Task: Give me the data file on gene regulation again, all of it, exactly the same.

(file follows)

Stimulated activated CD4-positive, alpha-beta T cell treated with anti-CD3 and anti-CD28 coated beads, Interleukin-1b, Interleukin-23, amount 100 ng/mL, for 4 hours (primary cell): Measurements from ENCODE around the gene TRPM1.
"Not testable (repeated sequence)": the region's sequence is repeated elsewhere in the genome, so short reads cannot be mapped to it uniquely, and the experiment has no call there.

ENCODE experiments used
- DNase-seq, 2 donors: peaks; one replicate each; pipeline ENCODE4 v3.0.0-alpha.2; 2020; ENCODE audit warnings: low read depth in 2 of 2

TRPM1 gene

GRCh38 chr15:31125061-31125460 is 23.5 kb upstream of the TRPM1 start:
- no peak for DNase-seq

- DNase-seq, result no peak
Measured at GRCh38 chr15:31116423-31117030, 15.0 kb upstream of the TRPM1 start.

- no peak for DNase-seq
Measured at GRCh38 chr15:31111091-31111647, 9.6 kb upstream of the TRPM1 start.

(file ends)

Stimulated activated CD4-positive, alpha-beta T cell treated with anti-CD3 and anti-CD28 coated beads, Interleukin-1b, Interleukin-23, amount 100 ng/mL, for 4 hours (primary cell): Measurements from ENCODE around the gene TRPM1.
"Not testable (repeated sequence)": the region's sequence is repeated elsewhere in the genome, so short reads cannot be mapped to it uniquely, and the experiment has no call there.

ENCODE experiments used
- DNase-seq, 2 donors: peaks; one replicate each; pipeline ENCODE4 v3.0.0-alpha.2; 2020; ENCODE audit warnings: low read depth in 2 of 2

TRPM1 gene

GRCh38 chr15:31125061-31125460 is 23.5 kb upstream of the TRPM1 start:
- no peak for DNase-seq

- DNase-seq, result no peak
Measured at GRCh38 chr15:31116423-31117030, 15.0 kb upstream of the TRPM1 start.

- no peak for DNase-seq
Measured at GRCh38 chr15:31111091-31111647, 9.6 kb upstream of the TRPM1 start.